Last month the 70 million or so people receiving Social Security benefits all got an 8.7% raise. That was their “cost of living adjustment” to offset last year’s inflation.
Meanwhile, some members of Congress look at the national debt, then look at all the money going to Social Security and Medicare benefits and think, “We can’t possibly afford this.”
These programs do indeed have challenges. According to the latest Trustee’s Report, the trust fund for retirement and survivor’s benefits will be depleted in 2034. The system will then only have its payroll tax income, which the trustees estimate would cover only 77% of scheduled benefits. The same will happen to Medicare Part A (hospital benefits) in 2028. It will then have to cut benefits by about 10%.
The brick wall, while not right in front of us, is getting closer.
The good news: Putting the programs on a sustainable path is easily possible with some combination of tax increases, benefit changes, or maybe a higher eligibility age.
Congress isn’t seriously discussing any of those. They have other ideas, though. One may sound sensible but in fact would guarantee a recession, thereby hurting not just retirees but everyone else, too.
Yes, we need to do something. But this isn’t it.
Source: Wikimedia Commons
Some senators have been saying two things that don’t fit together.
- First, they promise not to cut Social Security benefits.
- Second, they want an annual review of Social Security during which they will decide whether to approve the next year’s benefits, or maybe cut them.
In other words, “We must give ourselves a regular opportunity to do this thing we promise we won’t do.” That’s odd—kind of like a reformed alcoholic occasionally opening a beer, just to make sure he remembers how. Probably unwise.
For Social Security, it would be even worse.
Under current law, Social Security and Medicare operate outside the yearly budget process. Anyone who meets certain requirements (age, working years, etc.) gets paid the amount a formula says they should. The House and Senate don’t have to vote more money every year because these programs have their own dedicated funding—mainly payroll taxes.
Congress can change the rules if it wants, and occasionally has. But Social Security and Medicare are normally on fiscal autopilot.
This has advantages, one of which is certainty. People who reach retirement age know they’ll receive a certain benefit each month for life. It may not be much, but it’s guaranteed.
This certainty gives a large group of consumers enough confidence to keep buying all the stuff that adds up to economic growth.
Put those words together and you get consumer confidence, which any economist will tell you is pretty important to growth.
Suppose the senators get their way, and Congress gives itself an annual requirement to reauthorize Social Security and Medicare.
Apart from whatever they might change, the mere fact they’re considering changes will have an effect. Retirees who depend on Social Security (i.e., most of them) will quickly realize their income and healthcare isn’t guaranteed at all. It will change the incentives of every buying decision.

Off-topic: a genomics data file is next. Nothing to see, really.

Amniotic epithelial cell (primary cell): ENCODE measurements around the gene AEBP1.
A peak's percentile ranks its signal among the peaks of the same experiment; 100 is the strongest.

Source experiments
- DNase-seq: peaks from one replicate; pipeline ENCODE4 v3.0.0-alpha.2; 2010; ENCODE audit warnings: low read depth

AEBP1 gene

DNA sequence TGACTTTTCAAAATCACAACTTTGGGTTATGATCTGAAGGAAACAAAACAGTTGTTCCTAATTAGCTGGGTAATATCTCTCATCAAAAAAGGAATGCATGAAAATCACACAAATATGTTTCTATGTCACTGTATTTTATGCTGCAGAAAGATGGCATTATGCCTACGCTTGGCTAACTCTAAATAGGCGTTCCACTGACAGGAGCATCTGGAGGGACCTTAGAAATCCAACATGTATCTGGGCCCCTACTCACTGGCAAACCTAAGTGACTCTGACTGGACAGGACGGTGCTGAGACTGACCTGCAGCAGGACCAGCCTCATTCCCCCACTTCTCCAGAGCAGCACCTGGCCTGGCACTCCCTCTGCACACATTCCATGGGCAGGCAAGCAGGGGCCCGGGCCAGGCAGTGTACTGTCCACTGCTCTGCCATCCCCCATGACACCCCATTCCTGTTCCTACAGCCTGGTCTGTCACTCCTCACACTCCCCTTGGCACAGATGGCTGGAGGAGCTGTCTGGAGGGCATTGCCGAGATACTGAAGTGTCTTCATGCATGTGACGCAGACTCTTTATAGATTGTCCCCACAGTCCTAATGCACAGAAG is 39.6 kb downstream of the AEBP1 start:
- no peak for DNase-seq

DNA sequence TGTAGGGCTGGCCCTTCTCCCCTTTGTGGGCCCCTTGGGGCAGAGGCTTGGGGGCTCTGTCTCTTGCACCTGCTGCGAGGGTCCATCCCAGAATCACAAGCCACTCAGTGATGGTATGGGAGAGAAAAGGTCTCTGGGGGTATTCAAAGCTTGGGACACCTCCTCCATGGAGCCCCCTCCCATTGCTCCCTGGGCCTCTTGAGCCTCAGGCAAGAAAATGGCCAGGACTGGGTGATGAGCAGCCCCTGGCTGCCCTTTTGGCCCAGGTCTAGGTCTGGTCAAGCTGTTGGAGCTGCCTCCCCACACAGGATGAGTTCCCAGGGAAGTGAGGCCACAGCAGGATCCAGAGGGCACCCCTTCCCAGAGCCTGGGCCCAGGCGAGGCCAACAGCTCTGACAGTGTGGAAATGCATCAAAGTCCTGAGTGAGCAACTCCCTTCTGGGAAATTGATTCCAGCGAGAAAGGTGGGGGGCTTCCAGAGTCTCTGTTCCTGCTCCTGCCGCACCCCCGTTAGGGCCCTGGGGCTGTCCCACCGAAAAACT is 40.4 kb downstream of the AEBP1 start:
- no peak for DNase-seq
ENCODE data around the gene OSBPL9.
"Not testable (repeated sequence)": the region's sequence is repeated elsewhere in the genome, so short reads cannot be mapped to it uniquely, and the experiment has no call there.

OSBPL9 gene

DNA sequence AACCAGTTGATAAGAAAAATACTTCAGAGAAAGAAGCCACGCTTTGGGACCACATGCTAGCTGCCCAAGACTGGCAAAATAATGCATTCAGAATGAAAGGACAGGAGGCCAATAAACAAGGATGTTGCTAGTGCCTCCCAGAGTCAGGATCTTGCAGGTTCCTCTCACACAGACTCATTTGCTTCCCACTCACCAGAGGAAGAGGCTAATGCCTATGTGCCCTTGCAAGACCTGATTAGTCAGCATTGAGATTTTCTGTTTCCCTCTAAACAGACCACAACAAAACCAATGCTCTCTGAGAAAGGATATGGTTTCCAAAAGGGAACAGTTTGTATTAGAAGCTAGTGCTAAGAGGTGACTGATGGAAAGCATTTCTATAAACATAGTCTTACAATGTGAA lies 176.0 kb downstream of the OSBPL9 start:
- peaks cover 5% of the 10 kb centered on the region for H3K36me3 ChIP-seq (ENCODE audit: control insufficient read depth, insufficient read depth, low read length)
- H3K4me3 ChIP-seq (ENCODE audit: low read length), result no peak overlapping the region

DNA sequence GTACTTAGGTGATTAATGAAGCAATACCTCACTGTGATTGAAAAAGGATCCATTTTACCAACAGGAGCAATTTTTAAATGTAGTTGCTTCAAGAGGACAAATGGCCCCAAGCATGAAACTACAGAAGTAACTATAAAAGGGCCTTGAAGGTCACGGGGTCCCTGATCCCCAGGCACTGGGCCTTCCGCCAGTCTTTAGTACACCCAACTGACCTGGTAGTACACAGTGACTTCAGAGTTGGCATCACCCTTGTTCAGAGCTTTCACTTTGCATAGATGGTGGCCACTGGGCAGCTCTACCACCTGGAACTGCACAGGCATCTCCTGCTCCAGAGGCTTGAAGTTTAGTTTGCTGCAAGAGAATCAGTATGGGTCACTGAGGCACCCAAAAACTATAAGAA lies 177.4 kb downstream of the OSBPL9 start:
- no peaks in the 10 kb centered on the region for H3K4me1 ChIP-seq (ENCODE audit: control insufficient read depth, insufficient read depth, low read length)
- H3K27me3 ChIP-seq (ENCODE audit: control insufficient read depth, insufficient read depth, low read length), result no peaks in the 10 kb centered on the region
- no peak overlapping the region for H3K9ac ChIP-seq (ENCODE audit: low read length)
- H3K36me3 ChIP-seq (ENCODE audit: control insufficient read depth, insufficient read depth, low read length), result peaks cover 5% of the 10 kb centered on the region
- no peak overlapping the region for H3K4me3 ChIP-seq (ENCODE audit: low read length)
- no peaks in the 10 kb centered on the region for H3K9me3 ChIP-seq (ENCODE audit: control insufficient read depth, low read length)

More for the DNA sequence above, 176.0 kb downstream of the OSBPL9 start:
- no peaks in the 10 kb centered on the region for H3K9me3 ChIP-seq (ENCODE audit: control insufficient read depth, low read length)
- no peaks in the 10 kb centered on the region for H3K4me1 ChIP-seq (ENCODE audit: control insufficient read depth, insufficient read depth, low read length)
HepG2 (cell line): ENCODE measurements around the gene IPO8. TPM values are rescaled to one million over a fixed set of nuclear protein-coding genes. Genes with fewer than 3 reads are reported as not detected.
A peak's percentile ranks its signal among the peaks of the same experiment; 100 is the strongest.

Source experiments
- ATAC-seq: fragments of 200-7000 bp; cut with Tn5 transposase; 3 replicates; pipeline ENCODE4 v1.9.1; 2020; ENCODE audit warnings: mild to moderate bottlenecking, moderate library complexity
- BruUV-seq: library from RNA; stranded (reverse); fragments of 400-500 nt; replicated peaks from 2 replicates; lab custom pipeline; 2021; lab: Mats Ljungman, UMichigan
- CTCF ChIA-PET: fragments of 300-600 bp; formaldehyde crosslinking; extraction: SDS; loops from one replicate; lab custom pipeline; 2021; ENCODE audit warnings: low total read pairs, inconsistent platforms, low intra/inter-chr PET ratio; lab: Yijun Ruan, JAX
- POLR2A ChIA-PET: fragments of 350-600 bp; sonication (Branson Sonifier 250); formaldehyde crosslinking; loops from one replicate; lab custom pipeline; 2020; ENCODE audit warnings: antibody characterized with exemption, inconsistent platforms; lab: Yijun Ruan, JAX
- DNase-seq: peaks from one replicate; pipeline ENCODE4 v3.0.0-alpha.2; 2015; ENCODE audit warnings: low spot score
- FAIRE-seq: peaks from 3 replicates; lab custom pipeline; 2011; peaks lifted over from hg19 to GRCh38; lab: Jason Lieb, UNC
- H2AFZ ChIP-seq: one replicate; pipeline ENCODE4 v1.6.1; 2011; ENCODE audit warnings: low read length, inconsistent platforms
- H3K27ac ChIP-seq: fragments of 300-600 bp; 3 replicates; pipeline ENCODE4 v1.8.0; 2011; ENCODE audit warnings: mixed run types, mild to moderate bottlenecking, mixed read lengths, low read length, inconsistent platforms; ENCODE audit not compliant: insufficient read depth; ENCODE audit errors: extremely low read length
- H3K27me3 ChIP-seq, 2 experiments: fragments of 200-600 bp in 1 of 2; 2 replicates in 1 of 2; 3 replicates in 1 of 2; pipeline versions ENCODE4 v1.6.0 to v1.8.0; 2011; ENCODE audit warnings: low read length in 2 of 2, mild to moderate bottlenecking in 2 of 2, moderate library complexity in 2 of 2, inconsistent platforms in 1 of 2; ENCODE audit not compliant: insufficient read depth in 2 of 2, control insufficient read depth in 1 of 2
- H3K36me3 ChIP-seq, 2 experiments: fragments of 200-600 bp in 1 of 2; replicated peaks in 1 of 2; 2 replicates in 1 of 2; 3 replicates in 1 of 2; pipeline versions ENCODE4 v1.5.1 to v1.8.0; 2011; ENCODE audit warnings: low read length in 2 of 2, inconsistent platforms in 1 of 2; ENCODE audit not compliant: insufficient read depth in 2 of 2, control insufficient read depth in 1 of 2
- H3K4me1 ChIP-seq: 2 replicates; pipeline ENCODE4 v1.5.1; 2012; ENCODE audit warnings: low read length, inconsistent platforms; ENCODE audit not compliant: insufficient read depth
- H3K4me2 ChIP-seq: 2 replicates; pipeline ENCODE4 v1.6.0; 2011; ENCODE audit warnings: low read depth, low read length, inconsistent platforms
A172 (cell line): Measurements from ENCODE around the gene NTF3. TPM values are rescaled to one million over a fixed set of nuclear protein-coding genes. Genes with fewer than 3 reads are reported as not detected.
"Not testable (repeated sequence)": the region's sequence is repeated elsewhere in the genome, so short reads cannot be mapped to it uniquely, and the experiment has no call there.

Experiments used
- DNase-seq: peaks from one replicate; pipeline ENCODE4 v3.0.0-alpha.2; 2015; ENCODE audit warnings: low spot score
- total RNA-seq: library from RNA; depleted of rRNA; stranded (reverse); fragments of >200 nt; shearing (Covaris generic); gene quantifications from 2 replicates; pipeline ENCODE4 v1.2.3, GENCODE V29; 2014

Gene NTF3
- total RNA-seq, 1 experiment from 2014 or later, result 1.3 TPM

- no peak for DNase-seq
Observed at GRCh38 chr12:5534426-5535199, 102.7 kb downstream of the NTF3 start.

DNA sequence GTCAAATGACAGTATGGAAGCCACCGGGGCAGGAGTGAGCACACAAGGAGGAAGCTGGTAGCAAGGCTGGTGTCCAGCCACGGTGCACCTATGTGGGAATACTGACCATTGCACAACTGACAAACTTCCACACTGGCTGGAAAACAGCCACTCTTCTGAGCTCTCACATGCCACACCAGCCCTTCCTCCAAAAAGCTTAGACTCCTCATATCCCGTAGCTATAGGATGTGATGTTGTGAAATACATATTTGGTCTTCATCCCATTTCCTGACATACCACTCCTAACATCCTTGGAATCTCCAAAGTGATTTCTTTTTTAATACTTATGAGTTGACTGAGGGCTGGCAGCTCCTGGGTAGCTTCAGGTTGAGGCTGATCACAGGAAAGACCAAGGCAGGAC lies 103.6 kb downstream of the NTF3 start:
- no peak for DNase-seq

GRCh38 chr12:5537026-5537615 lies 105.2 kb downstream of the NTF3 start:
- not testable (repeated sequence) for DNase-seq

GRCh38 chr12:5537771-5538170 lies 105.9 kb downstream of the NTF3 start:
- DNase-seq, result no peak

In that scenario, the rational choice will be to scrutinize your spending, eliminating anything you can and increasing your savings, if possible.
The damage will quickly spread to the businesses who serve retirees. Seeing sales drop, they may have to lay off workers, who will then cut their spending. Their stock prices will fall, causing a reverse wealth effect for shareholders who may then reduce their spending, too. Some retirees may turn to their adult children for help, hitting the disposable income of those households.
This is about Medicare, too, which doesn’t just take care of senior citizens. It’s also revenue for hospitals, doctors, drug and medical device makers, nursing homes, and more. If retirees can’t pay the out-of-pocket portion and thus don’t seek treatment, those businesses lose income, too.
That process is how recessions begin. Other things matter as well, but this hit to consumer confidence sure wouldn’t help. And it would be completely unnecessary.
Some who like this idea compare it to the defense budget, which Congress approves yearly. Social Security and Medicare should do the same, they say.
Fair enough. Let’s talk about how defense spending works.
We call companies like Raytheon (RTX) defense contractors because they have contracts with the government. Say Congress authorizes $50 billion for missiles. The company then gets a multi-year contract, with penalties should Congress change its mind.
This is necessary so the companies will have the confidence to build missile factories. They have no incentive to make capital investments if their only customer can back out anytime. So if Congress wants missiles, it has to make some guarantees.
Similarly, if they want consumer spending, killing the confidence that generates it doesn’t help. The recession that would likely follow would reduce income which, in our system, would also reduce tax revenue and raise other spending. Both make the debt bigger, not smaller.
Do we need to fix Social Security and Medicare? Definitely. But making them annually negotiable would be an economic disaster.
See you at the top,